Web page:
At some point, we will have to stop calling virtual reality a nascent technology. Quality headsets from the likes of Sony, HTC, Facebook, and Google have been on the market for years. Still, VR hasn’t quite found its footing outside of niche audiences. Admittedly, audiences are growing thanks to a spate of quality games that, importantly, offer experiences you cannot find in traditional games (i.e. Moss). Still, VR hasn’t quite hit its mainstream stride yet.
But CES showed us that could soon change.
While there weren’t a ton of exciting VR headsets on the display, the three we were most impressed with us gave us reason to think that VR is about to really have its moment. Here are the best VR headsets at CES 2019.
The Oculus Quest could very well be the future of VR. Why? Well, while the Oculus Rift is a great PC VR headset for enthusiasts, the Oculus Quest doesn’t require a fancy gaming PC to work. This fact alone increases its appeal and potential audience by a metric ton. While Oculus already has experience with stand-alone headsets thanks to the Oculus Go, the Quest is quite a bit more powerful, bringing it closer to PC VR experiences that have been mostly reserved for serious enthusiasts up until this point.
More CES 2019 coverage
- HTC shows off two new headsets, a VR browser, and ‘Netflix for VR’
- Axis records real-life scenes to design virtual worlds using a single device
- With 4K resolution, Pico’s latest stand-alone VR headset takes care of business
- Thousands of products show up at CES 2019. Here are the best of the best
As the first all-in-one VR gaming headset, the Oculus Quest removes the barrier for entry that has plagued high-quality VR thus far. The mid-range device uses only the cameras on the headset. What you see is what you get. Besides setting up the Oculus mobile app, you don’t have to fiddle with any additional parts or contraptions. This means the headset is a portable, fast option for getting in and out of VR experiences.
It comes with two controllers that are very similar to the ones used for the Rift. We only had a chance to check out Superhot and Project Tennis Scramble, but we came away mightily impressed by its performance. Our experience with Superhot mirrored that of other, more powerful VR headsets. So far, we know that 2018 standout platformer Moss, The Climb, and Vader Immortal are coming to the headset. But given that those games will run on the mid-range headset, it’s clear that the Quest will be capable of playing many of the great PC and PSVR games already available.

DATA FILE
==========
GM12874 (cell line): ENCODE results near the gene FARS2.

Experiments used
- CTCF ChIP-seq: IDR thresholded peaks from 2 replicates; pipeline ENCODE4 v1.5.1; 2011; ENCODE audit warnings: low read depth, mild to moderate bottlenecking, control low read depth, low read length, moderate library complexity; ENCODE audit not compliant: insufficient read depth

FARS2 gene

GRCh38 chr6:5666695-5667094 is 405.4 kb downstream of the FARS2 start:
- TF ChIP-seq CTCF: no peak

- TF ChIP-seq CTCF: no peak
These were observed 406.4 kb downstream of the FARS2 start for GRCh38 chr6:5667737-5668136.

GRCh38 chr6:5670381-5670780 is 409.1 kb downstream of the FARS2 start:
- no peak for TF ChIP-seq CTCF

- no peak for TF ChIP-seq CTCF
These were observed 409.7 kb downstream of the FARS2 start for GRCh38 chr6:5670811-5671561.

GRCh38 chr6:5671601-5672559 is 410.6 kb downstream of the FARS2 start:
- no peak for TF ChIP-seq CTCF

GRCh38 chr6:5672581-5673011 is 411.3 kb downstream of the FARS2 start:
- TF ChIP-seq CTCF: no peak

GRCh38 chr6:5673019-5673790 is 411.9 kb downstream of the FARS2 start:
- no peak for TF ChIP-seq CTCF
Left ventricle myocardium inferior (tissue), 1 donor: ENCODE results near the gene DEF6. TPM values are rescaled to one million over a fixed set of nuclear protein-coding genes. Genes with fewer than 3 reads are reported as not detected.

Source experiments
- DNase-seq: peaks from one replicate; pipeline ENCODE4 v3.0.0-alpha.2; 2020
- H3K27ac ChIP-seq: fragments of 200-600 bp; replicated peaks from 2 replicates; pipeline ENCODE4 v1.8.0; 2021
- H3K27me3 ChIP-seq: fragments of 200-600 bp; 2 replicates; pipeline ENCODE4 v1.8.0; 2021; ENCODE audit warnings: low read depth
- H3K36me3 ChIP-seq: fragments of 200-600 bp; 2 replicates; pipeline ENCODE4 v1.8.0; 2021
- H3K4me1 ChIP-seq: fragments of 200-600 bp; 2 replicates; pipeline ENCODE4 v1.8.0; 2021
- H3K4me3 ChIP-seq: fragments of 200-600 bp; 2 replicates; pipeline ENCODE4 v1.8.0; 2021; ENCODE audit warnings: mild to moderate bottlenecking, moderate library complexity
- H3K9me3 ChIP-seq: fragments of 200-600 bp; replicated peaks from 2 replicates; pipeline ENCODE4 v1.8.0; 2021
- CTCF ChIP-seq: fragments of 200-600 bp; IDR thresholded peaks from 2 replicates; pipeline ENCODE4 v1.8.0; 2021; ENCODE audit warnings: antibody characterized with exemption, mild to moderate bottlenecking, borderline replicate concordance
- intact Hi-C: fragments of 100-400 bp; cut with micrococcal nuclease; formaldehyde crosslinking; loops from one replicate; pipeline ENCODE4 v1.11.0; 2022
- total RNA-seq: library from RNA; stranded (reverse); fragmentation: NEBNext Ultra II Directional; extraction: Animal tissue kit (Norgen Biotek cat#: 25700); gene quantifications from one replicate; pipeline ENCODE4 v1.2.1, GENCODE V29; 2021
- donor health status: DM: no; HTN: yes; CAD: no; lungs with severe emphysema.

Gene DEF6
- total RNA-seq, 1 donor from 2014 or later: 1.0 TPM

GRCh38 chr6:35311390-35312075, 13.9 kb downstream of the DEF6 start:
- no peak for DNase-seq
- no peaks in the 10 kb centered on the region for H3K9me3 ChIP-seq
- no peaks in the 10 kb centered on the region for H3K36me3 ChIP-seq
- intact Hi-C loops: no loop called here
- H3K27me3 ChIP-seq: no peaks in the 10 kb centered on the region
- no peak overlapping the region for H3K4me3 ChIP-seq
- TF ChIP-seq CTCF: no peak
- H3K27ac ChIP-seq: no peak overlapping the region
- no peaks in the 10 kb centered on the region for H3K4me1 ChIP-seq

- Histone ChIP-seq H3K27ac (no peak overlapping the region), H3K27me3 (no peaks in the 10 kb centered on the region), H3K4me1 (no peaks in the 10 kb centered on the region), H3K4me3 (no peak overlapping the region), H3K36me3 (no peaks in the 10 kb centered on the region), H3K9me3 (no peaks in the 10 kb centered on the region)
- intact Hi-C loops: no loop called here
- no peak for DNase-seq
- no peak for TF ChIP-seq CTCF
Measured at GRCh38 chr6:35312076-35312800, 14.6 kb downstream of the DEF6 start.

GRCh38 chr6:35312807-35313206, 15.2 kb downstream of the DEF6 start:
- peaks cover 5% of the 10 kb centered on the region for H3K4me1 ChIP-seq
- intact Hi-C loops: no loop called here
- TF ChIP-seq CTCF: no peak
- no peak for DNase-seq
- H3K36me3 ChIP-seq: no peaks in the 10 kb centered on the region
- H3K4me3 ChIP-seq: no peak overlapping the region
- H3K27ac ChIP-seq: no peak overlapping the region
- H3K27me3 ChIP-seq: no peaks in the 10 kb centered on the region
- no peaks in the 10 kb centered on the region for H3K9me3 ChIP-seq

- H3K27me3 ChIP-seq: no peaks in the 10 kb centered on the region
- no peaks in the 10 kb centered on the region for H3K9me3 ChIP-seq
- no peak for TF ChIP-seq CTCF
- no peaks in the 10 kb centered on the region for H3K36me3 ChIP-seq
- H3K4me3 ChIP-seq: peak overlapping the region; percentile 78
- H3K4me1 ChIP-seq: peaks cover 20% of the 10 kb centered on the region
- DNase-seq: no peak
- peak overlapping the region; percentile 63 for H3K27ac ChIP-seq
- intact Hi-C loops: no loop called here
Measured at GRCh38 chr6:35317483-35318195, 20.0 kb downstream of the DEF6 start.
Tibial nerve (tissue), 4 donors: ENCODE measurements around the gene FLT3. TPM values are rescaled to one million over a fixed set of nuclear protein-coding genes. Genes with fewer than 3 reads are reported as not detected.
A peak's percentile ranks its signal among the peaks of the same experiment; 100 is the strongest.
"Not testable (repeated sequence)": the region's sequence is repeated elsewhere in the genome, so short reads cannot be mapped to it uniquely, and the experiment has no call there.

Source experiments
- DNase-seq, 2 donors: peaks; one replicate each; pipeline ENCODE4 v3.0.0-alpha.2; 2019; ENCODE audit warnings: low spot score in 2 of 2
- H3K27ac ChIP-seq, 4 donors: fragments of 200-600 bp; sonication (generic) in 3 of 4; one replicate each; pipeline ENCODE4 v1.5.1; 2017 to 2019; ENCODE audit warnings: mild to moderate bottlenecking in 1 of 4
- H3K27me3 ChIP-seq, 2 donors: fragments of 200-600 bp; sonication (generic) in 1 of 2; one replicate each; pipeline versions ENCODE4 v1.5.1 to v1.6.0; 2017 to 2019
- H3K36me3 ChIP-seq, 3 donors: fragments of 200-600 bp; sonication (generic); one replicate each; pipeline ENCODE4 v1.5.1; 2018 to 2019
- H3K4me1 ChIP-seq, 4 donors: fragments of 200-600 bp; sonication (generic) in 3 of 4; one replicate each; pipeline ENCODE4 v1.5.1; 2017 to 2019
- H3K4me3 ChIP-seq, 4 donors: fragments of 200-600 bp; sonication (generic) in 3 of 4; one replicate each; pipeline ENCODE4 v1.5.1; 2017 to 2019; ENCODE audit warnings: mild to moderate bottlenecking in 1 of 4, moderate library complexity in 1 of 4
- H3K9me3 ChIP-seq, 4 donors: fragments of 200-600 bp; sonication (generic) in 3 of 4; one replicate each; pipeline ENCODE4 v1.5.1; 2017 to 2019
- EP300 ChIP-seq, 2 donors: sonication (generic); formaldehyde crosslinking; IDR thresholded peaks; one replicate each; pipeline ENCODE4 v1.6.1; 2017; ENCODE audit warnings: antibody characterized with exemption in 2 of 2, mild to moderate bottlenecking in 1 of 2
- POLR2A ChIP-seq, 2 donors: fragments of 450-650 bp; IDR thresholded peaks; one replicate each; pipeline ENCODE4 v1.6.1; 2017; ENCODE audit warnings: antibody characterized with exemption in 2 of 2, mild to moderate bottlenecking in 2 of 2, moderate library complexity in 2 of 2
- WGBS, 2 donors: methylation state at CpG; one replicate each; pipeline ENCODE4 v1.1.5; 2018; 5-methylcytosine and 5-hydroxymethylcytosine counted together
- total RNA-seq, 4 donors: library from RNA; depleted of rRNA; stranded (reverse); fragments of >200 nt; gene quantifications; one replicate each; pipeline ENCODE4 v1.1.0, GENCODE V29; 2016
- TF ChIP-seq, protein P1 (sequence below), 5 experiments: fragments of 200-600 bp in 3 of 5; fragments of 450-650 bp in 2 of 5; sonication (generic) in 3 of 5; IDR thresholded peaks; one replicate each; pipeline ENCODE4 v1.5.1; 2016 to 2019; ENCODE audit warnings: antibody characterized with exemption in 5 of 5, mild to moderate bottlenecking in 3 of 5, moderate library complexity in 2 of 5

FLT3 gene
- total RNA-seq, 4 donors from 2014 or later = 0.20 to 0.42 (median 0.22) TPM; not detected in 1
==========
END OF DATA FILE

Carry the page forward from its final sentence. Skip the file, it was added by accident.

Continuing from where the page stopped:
With a more friendly $400 price, the Oculus Quest might just push VR into the mainstream when it arrives in 2019.
The HTC Vive Pro is the best VR headset money can buy. Because of that, the PC headset comes in at a super premium price. At CES 2019, we learned that the Vive Pro would take the next step to further itself more from the competition. The HTC Vive Pro Eye is essentially the same headset that launched in 2018, with one crucial additional feature: Tobii eye-tracking.
The premise sounds futuristic. With Tobii eye-tracking, the Vive Pro Eye lets users control in-game experiences using eye movements. In our hands-on demo at CES, we checked out MLB Home Run Derby with eye tracking. Holding only a baseball bat, we had to track pitches with our eyes to know where and when to swing the bat. It’s something you have to experience yourself to really appreciate the nuance of the technology.
As far as how this technology will mainly be used, however, the Vive Pro Eye is geared more toward businesses. Businesses can use programs such as Ovation and Vive Studio to track in real time where users are looking. While that does sound kind of weird, the technology itself is very impressive. Hands-free controls could be the future of immersive experiences in VR, and HTC is paving the way with the HTC Vive Pro Eye.
The latest headset from popular Chinese VR headset manufacturer Pico Interactive aims to bring 4K resolution to virtual reality. The Pico G2 4K is a business-use headset with the same specs as Pico’s other G2 headsets, but it trades 1,440 by 1,600 resolution for true 4K. As a business-use headset, the Pico G2 4K has at least three features made for making work life easier. Kiosk mode locks the headset into a demo mode with a single application and some applications even have hands-free control functionality (it comes with a remote, too). You can also swap out the face pads for cleaning, which is really essential in a business environment.
The Pico G2 4K will be available for businesses in the first half of 2019.